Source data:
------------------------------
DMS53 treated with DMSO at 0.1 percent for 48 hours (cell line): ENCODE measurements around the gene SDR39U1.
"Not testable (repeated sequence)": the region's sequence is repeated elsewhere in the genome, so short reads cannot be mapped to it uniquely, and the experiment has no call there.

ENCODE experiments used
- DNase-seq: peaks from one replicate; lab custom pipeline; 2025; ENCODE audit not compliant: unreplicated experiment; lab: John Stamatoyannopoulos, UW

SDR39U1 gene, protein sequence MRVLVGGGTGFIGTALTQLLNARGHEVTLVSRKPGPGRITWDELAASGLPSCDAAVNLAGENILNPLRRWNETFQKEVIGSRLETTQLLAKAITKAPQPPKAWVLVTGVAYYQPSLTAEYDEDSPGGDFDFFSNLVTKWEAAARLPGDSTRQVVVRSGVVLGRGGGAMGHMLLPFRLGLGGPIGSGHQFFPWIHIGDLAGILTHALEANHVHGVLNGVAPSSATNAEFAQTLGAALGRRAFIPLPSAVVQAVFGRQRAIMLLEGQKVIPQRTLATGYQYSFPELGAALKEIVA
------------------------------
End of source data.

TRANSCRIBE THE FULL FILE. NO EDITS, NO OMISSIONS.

DMS53 treated with DMSO at 0.1 percent for 48 hours (cell line): ENCODE measurements around the gene SDR39U1.
"Not testable (repeated sequence)": the region's sequence is repeated elsewhere in the genome, so short reads cannot be mapped to it uniquely, and the experiment has no call there.

ENCODE experiments used
- DNase-seq: peaks from one replicate; lab custom pipeline; 2025; ENCODE audit not compliant: unreplicated experiment; lab: John Stamatoyannopoulos, UW

SDR39U1 gene, protein sequence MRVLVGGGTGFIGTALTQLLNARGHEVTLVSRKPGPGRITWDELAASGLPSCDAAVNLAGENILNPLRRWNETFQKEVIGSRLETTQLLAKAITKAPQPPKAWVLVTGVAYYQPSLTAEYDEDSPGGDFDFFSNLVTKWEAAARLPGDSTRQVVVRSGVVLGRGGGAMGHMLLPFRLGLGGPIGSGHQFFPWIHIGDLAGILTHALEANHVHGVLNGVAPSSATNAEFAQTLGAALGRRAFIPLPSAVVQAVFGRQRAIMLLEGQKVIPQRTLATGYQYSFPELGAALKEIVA